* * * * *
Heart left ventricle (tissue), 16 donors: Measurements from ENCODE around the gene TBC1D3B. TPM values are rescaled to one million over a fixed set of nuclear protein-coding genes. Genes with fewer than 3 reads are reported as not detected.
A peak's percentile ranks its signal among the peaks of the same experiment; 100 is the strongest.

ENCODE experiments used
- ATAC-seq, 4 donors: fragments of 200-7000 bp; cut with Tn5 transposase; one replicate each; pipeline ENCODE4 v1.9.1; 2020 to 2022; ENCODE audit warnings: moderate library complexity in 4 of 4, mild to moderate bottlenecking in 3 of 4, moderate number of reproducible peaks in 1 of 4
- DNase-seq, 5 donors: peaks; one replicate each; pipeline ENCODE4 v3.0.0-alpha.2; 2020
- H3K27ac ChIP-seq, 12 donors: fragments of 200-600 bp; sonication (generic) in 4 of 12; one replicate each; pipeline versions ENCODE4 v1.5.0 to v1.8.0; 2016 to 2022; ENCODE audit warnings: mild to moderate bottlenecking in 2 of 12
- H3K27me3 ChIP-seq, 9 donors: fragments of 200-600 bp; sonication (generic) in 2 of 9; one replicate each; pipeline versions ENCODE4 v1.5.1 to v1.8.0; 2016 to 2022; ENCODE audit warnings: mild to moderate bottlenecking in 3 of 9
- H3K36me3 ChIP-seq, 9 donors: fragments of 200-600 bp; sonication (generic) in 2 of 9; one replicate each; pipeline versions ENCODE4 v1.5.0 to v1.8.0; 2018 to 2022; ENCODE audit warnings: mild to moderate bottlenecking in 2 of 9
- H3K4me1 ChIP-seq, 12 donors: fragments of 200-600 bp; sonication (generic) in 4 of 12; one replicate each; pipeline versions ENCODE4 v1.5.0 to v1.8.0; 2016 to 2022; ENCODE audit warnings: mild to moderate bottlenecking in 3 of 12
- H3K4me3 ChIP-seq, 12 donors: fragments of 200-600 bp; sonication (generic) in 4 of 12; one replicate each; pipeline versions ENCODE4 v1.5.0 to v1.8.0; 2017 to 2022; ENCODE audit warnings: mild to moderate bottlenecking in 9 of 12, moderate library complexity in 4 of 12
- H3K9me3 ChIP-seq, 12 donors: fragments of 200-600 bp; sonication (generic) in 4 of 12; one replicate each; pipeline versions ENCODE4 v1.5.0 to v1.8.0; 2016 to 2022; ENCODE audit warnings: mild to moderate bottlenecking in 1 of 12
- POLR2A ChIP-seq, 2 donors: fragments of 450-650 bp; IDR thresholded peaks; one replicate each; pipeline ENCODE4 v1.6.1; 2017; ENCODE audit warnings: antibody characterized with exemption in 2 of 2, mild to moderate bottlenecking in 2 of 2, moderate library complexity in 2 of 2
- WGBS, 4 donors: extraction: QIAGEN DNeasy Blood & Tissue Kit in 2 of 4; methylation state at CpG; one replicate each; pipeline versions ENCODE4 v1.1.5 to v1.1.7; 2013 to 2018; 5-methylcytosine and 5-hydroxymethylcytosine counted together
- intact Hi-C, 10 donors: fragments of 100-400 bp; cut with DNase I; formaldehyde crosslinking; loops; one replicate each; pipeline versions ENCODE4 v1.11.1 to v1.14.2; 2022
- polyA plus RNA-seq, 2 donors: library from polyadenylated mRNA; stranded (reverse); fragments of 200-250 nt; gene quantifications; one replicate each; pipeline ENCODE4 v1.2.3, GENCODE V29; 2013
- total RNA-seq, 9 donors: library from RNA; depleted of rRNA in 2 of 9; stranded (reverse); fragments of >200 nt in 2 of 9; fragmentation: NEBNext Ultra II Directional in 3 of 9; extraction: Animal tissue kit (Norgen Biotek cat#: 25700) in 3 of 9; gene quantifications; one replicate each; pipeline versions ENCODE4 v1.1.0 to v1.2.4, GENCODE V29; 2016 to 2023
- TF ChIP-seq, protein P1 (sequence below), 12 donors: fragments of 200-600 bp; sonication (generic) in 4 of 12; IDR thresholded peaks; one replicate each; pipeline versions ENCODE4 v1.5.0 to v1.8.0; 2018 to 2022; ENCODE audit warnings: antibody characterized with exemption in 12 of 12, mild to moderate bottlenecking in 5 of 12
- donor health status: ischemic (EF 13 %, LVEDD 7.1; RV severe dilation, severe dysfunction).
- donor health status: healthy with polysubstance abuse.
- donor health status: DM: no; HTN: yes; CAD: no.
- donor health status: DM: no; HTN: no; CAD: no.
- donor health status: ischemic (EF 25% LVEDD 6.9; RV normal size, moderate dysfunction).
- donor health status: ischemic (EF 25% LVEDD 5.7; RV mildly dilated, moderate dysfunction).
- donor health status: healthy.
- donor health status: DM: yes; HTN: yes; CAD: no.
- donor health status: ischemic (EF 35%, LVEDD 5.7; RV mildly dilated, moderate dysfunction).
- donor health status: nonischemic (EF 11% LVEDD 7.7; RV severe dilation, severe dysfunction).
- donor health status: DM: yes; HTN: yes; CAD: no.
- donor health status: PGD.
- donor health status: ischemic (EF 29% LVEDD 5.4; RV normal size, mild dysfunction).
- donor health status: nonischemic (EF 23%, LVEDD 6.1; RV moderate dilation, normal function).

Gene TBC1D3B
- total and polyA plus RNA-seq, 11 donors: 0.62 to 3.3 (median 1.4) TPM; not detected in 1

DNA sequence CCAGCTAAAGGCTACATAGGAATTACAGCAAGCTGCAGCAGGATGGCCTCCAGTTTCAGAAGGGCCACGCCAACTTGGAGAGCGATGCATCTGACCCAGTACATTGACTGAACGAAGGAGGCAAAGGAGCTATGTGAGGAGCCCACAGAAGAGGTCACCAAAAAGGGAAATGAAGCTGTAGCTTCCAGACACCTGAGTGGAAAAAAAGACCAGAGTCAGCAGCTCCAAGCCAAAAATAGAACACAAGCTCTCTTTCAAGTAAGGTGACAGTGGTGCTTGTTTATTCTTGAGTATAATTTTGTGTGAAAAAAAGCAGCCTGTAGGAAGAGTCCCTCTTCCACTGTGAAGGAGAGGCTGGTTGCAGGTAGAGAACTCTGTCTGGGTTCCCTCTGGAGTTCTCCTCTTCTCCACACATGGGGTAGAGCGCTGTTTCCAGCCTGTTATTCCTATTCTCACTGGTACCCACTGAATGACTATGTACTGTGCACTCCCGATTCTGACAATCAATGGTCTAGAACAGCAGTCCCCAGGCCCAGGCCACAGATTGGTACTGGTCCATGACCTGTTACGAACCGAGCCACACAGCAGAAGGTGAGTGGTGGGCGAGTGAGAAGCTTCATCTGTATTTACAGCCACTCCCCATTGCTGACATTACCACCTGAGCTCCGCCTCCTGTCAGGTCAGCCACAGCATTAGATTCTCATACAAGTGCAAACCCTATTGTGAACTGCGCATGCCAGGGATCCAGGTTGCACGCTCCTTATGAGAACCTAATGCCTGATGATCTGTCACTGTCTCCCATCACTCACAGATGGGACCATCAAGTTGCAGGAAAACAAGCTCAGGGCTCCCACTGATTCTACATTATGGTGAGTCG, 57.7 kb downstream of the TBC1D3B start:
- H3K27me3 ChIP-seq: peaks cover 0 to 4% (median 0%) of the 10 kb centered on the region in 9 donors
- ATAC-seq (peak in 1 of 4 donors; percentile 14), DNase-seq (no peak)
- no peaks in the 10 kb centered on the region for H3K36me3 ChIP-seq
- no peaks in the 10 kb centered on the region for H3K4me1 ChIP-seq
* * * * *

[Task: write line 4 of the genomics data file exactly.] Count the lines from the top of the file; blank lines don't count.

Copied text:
- ATAC-seq, 4 donors: fragments of 200-7000 bp; cut with Tn5 transposase; one replicate each; pipeline ENCODE4 v1.9.1; 2020 to 2022; ENCODE audit warnings: moderate library complexity in 4 of 4, mild to moderate bottlenecking in 3 of 4, moderate number of reproducible peaks in 1 of 4